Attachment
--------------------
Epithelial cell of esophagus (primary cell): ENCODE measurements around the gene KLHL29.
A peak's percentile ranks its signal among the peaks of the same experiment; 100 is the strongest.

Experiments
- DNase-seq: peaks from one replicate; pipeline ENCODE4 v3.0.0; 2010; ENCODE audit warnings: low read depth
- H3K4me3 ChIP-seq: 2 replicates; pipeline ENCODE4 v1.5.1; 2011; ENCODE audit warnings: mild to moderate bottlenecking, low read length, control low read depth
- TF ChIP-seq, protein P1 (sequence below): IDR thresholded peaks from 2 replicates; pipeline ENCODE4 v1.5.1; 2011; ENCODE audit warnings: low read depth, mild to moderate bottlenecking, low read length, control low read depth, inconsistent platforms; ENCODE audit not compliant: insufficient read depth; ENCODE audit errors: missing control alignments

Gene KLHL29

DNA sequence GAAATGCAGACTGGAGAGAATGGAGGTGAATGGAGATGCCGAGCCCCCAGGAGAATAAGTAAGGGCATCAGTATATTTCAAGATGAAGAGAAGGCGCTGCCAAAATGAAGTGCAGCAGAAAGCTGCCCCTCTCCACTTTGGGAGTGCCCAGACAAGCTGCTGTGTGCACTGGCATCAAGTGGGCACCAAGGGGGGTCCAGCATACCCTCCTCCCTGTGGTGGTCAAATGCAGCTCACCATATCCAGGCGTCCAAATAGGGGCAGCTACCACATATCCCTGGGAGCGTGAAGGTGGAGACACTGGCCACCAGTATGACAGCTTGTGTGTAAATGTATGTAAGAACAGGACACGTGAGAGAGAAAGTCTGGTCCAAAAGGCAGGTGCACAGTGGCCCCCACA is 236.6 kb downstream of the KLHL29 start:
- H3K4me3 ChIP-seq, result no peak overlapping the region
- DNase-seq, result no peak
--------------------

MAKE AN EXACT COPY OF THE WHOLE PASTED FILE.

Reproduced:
Epithelial cell of esophagus (primary cell): ENCODE measurements around the gene KLHL29.
A peak's percentile ranks its signal among the peaks of the same experiment; 100 is the strongest.

Experiments
- DNase-seq: peaks from one replicate; pipeline ENCODE4 v3.0.0; 2010; ENCODE audit warnings: low read depth
- H3K4me3 ChIP-seq: 2 replicates; pipeline ENCODE4 v1.5.1; 2011; ENCODE audit warnings: mild to moderate bottlenecking, low read length, control low read depth
- TF ChIP-seq, protein P1 (sequence below): IDR thresholded peaks from 2 replicates; pipeline ENCODE4 v1.5.1; 2011; ENCODE audit warnings: low read depth, mild to moderate bottlenecking, low read length, control low read depth, inconsistent platforms; ENCODE audit not compliant: insufficient read depth; ENCODE audit errors: missing control alignments

Gene KLHL29

DNA sequence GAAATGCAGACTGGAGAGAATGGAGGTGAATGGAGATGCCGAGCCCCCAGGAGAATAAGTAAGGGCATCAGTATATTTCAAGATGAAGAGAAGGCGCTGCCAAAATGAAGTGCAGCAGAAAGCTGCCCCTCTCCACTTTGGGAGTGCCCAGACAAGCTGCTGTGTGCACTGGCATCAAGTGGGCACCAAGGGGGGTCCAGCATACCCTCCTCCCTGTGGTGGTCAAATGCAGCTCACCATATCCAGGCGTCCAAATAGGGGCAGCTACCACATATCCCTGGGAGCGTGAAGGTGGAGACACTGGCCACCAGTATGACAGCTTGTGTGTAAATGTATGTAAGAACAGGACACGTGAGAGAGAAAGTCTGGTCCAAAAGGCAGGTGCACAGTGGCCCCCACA is 236.6 kb downstream of the KLHL29 start:
- H3K4me3 ChIP-seq, result no peak overlapping the region
- DNase-seq, result no peak